-Beans and peppers should be covered with polyspun garden fabrics during light frosts

Things you can protect your plants with by making a sunscreen and windbreak:

  • Fabric or burlap, just stakes to help snow slide off
  • Overturned pots
  • Plastic jugs with the bottom cut out
  • Heavy duty plastic bags
  • Mounds of leaves (as above)
  • Cloches for tender or fragile plants that need heat (below)
  • A wooden framed with plastic wrapped or stapled.

Cold protection for your garden video:

Cold Protection for Garden Vegetable Plants

DYI Cloche for a micro-environment

If you do not have a greenhouse, but have and want tender plants protected (1st picture below)- they may be hybrids, grafts, buds, plants rated warmer than your area, or any other reason you can use a cloche. A cloche is like a mini-greenhouse. You can buy them, but anything that provides a hard-shelled cover can do.

The best and fancy ones I use are actually the glass parts of cheese servers or cake plates (below middle). You can find them cheap at thrift stores. Or you can make one from a 2 liter. The glass ones will get hotter, so you will want to use pine boughs or leaves to cover ¾’s of it for shade (2nd picture below).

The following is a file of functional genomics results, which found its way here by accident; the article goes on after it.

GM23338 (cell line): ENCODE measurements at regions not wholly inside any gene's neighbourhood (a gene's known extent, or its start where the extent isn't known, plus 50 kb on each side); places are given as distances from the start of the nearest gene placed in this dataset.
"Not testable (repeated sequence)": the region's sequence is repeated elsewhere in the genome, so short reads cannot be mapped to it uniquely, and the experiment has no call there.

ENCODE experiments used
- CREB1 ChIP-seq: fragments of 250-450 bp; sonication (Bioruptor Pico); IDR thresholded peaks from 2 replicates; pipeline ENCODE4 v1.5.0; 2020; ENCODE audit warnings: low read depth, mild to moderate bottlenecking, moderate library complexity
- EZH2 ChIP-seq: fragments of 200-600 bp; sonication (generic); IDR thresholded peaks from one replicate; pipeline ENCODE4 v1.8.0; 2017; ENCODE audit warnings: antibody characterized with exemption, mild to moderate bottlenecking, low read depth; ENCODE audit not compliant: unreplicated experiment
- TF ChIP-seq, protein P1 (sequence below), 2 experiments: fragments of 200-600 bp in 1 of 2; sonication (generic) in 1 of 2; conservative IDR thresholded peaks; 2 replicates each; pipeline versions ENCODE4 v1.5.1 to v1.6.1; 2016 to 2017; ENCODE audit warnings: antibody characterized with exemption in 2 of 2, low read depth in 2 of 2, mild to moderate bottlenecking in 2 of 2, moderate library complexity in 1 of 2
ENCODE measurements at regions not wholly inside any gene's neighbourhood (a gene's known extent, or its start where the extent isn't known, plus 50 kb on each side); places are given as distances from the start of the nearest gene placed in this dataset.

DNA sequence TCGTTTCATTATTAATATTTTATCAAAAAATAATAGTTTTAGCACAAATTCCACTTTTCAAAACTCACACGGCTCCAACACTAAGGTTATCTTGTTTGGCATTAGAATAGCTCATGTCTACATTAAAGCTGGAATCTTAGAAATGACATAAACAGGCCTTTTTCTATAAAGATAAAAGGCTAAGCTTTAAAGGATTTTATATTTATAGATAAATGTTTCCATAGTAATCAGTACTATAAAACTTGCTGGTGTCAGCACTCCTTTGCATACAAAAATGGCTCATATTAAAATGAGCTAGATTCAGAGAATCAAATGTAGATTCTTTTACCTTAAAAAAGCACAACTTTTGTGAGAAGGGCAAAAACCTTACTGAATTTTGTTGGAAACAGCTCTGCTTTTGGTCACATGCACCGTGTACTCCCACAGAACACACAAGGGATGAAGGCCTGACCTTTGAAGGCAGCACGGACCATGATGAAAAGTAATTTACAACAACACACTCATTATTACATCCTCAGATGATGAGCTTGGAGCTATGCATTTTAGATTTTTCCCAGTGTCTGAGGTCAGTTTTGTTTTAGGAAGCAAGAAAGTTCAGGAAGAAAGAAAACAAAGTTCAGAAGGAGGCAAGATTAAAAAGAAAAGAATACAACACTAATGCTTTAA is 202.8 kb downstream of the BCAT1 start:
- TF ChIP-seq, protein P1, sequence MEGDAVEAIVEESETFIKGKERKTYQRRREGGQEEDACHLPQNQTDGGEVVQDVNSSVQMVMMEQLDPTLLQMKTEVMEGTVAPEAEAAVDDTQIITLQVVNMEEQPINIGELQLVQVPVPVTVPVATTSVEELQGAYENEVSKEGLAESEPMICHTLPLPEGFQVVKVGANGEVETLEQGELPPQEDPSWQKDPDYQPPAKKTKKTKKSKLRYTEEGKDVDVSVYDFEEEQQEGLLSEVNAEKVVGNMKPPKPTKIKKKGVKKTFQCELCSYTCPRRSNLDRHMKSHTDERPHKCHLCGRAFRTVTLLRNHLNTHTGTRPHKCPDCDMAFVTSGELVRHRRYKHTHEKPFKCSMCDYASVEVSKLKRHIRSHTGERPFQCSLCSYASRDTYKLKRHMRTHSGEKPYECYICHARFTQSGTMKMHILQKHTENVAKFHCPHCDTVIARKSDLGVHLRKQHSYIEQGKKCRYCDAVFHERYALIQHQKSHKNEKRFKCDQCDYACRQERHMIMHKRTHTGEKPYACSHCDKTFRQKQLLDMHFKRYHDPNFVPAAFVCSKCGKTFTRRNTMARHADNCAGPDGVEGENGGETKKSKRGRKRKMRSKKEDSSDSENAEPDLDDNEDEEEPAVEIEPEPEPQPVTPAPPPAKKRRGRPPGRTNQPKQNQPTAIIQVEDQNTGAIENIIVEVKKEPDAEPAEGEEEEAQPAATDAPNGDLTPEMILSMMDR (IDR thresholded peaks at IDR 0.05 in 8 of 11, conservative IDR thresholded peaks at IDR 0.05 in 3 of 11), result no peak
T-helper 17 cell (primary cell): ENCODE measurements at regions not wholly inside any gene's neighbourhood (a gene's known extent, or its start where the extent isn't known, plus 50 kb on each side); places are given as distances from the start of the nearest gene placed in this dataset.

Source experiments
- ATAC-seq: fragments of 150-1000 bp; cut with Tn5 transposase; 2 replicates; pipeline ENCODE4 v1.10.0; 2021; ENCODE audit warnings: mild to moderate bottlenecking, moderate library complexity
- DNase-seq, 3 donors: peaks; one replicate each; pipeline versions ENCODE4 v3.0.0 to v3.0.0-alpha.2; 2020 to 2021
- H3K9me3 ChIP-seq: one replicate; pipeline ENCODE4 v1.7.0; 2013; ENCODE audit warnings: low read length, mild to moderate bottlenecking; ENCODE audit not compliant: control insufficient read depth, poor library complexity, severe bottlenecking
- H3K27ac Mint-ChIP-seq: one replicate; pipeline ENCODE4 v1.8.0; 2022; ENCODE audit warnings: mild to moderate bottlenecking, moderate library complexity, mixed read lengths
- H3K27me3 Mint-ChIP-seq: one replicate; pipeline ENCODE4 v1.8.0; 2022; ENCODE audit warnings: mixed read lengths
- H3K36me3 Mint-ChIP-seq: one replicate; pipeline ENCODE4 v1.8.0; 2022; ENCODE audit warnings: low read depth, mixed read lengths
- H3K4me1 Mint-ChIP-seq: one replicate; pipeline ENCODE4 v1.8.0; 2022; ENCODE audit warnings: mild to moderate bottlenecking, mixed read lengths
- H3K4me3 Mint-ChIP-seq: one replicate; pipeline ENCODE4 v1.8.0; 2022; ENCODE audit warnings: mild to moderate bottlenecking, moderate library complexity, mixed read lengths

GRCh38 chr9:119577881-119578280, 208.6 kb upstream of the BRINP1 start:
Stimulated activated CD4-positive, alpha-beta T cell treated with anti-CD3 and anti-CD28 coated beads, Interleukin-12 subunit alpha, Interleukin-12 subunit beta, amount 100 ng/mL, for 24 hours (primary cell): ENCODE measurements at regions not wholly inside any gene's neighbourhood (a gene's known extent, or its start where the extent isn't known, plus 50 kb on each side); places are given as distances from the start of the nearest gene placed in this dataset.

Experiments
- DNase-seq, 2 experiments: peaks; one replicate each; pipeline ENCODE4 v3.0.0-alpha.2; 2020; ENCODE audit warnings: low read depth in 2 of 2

Here are a few DIY examples of our cloches:

tender shoots
cloche glass with leaves protecting it

For larger plants, I have seen many things wrapped around stakes to produce that greenhouse effect while providing shelter to the prized plants- the most inventive being bubble wrap. Here are our succulents after a hail storm under my artist’s plastic drop cloths, and some hail from that day!

succulents protected

Photo above: succulents under drop cloths during a quick storm

aw hail

Putting it to bed

It is very gratifying and swells of pride fall over you when you think of your garden and producing your own food. It is work, but a labor of love knowing the food from your garden is nutritious and lovingly produced. It just tastes so much sweeter for it!

1 thought on “How to Prepare Your Garden for Winter”

  1. Raymond Dean White

    Excellent article. I live in NW AZ so my winters are also mild. It’s January 4, 2018, and highs will be around 67 F, lows in the high 30’s. Because of our poor soil (caliche) I garden in raised beds. In the winter time I grow greens like lettuce, spinach and kale and root crops such as carrots, beets and turnips in those beds. I use plastic covered PVC hoop houses to protect the crops from hard freezes. (It can get down into the low teens on occasion). I put gallon milk jugs filled with water inside my low hoop houses. They absorb daytime heat and release it at night–keeping temps in the hoop house survivable for my crops.

    My point being, hoop houses will greatly extend growing seasons in most climates.